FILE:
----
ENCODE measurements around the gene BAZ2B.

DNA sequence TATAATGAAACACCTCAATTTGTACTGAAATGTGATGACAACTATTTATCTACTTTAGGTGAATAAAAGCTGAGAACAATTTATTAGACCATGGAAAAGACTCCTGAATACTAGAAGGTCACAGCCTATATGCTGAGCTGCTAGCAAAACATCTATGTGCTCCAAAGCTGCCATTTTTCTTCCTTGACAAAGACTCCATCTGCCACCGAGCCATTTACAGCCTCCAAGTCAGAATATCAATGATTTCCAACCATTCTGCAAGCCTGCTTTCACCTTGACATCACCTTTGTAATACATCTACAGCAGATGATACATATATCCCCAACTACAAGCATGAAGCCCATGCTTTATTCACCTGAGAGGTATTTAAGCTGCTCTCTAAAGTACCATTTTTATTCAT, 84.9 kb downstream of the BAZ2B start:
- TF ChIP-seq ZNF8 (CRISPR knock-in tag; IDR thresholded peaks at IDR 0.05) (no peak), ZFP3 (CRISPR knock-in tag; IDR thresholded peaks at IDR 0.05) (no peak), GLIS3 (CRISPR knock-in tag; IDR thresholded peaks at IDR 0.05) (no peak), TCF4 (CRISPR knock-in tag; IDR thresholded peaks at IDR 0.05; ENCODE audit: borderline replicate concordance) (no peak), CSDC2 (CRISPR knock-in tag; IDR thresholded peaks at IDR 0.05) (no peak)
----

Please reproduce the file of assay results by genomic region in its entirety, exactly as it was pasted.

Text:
ENCODE measurements around the gene BAZ2B.

DNA sequence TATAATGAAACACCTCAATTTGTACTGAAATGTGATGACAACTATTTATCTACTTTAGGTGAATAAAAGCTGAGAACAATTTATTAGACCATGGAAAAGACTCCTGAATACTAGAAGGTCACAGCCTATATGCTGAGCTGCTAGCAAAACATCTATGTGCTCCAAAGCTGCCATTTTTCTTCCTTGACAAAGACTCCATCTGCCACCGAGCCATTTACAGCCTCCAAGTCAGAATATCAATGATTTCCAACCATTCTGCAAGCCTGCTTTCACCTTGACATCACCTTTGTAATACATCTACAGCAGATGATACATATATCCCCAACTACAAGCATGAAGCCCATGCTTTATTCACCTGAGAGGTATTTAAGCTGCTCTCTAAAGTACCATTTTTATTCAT, 84.9 kb downstream of the BAZ2B start:
- TF ChIP-seq ZNF8 (CRISPR knock-in tag; IDR thresholded peaks at IDR 0.05) (no peak), ZFP3 (CRISPR knock-in tag; IDR thresholded peaks at IDR 0.05) (no peak), GLIS3 (CRISPR knock-in tag; IDR thresholded peaks at IDR 0.05) (no peak), TCF4 (CRISPR knock-in tag; IDR thresholded peaks at IDR 0.05; ENCODE audit: borderline replicate concordance) (no peak), CSDC2 (CRISPR knock-in tag; IDR thresholded peaks at IDR 0.05) (no peak)